Oregon Nikkei History

Sharing and preserving Japanese American history and culture

On this site we highlight photos from our historical collection housed at the Oregon Nikkei Legacy Center in Portland's Old Town neighborhood, as well as other information about history and Japanese Americans in Oregon. Please visit www.oregonnikkei.org to learn more about the Oregon Nikkei Endowment and its programs.
Posts tagged "Nihonmachi"

Dr. Kei Koyama in his dental office at NW 3rd Avenue and Couch Street in Portland’s Japantown, circa 1941. Dr. Koyama’s office was in the Merchant Hotel building.

Teruo Tsuboi at the Tsuboi Bros. jewelry store, possibly repairing a pocket watch, circa 1920. The Tsuboi Bros. store was located in Portland’s Japantown on what is now NW 6th Avenue and Burnside Street.

The Girl Reserves Nisei basketball team of Portland, Oregon, circa 1940.

Portland Sumo Club, circa 1930

Saito Fish Company, Portland’s Japantown

Mr. Saito driving the Saito Fish Co. car, circa 1915. The Saito Fish Market was located in Portland’s Japantown on what is now NW Fourth Avenue.

M. Hachiya Company, Nihonmachi

The M. Hachiya Co. General Merchandise store, with the family and employees in front of the store, circa 1912. The store was located on North 4th Street in Portland’s Nihonmachi (Japantown), beneath the Inouye Hotel.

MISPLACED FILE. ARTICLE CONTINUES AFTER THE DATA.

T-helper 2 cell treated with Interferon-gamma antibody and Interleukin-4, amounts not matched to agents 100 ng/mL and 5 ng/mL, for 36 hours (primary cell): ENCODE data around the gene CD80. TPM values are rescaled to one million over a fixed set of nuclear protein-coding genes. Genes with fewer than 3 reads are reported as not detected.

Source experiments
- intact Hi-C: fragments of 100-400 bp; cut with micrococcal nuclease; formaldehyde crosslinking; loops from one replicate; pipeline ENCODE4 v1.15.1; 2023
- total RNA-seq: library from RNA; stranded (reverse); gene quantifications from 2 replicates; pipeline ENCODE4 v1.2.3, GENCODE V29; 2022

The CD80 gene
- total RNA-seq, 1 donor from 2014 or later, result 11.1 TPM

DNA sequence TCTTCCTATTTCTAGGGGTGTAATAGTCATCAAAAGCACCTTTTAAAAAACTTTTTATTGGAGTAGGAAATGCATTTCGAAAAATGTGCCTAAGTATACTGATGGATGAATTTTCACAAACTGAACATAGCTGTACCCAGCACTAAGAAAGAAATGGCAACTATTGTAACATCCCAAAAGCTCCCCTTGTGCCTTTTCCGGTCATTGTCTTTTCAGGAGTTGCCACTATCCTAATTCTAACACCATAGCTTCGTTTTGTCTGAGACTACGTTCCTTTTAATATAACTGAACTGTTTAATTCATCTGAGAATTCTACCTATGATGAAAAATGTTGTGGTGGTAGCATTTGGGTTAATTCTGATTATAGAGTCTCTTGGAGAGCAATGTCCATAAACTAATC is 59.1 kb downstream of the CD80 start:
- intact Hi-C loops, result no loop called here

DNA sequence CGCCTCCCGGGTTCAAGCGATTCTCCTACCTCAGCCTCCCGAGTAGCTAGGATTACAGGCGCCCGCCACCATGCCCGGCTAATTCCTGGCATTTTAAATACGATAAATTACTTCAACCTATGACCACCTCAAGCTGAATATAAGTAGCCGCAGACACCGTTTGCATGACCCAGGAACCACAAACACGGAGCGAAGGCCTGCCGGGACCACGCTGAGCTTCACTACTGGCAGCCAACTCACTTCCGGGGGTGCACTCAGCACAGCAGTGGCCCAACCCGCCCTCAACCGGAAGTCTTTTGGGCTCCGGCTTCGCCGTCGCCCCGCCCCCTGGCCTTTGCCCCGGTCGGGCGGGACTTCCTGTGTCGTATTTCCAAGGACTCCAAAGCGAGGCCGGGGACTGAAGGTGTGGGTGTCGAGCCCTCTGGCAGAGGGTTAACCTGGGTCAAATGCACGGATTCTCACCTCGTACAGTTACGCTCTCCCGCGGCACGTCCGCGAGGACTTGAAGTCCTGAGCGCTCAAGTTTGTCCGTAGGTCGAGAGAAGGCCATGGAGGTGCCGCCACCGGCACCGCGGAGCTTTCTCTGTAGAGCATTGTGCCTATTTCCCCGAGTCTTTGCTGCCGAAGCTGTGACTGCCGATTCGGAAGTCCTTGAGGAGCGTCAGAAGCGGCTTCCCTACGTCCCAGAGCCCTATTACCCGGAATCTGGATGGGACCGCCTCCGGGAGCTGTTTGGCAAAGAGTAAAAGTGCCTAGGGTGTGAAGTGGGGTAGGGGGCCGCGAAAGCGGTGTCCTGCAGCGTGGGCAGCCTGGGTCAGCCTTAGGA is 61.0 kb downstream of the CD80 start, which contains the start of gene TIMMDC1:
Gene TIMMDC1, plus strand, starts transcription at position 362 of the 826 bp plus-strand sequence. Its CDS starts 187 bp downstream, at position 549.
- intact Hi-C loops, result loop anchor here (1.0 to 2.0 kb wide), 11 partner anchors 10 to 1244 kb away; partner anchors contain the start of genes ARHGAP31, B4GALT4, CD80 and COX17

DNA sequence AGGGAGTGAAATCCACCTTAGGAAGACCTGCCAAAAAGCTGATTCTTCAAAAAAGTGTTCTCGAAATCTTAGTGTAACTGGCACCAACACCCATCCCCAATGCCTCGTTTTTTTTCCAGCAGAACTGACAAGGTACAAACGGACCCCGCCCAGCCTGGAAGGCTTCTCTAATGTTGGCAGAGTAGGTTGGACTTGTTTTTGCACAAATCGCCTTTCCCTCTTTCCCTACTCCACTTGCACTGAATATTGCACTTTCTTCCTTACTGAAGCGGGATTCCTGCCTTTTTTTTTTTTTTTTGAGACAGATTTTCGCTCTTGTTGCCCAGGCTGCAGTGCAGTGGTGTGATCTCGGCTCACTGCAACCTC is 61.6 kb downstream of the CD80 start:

Brothers Hisa Kiichi Hachiya and Masakichi Hachiya (originally from Okayama, Japan) were the owners of the store. Hisa is seated in the front row, 7th from left. Hisa’s wife, Kichi (Namba) Hachiya, is seated in the front row, 4th from right. Their son Henry is being held by the woman seated 5th from right, next to Kichi.

Jimmy’s Clothes Shop, Portland’s Nihonmachi

Portland, Oregon, was a hub from which Issei found work in the surrounding areas, or stayed and started businesses. In the early part of the 20th century, the area of Portland by the Willamette River north of W. Burnside Street became known as Nihonmachi (Japantown).

Portland’s Japantown grew to become a thriving heart of the Nikkei community, a central business district that was home to many families, schools, sports, and social activities. By 1940, there was a concentration of over 100 businesses located within an eight block area.

This photo shows Jimmy’s Clothes Shop, 311 W. Burnside Street in Portland, with owner Masaaki Usuda. The sign in the window on the left shows Mr. Usuda’s support of FDR’s National Recovery Administration (part of the New Deal), enacted in 1933 and overturned in 1935.

Learn more about Portland’s Japantown at Discover Nikkei.

Masaichi and Yukino Tsuboi

The Tsuboi Bros. jewelry store was located in Portland’s Japantown on what is now NW 6th Avenue and Burnside Street. Masaichi and Yukino Tsuboi are shown here in front of the store, circa 1920.

The Issei were often very successful businesspeople, so their forced removal during World War II had a devastating economic impact. The Tsuboi jewelry store appears to be one of the few businesses that was re-established after the war, at least for a time.